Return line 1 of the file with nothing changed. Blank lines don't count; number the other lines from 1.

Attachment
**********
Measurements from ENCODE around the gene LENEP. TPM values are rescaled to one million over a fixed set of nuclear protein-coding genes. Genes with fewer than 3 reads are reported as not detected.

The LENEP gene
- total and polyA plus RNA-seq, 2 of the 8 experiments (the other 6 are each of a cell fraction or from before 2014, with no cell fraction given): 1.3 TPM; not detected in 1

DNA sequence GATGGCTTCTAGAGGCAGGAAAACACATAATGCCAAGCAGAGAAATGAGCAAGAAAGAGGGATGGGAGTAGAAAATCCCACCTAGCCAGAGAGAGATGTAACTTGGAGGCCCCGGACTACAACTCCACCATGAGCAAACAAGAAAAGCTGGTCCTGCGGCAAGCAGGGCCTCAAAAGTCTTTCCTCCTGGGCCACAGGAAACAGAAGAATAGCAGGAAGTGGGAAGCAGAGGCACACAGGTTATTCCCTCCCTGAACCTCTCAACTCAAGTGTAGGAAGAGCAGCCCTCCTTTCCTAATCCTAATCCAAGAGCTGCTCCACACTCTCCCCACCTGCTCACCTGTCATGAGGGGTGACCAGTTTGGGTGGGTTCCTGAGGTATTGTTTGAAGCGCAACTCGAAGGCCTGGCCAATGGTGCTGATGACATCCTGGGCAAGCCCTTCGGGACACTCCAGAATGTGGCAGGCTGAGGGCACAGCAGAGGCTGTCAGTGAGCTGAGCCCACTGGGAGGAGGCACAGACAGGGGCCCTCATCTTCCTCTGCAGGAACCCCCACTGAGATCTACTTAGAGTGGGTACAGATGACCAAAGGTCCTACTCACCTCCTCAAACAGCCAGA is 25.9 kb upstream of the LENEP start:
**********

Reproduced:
Measurements from ENCODE around the gene LENEP. TPM values are rescaled to one million over a fixed set of nuclear protein-coding genes. Genes with fewer than 3 reads are reported as not detected.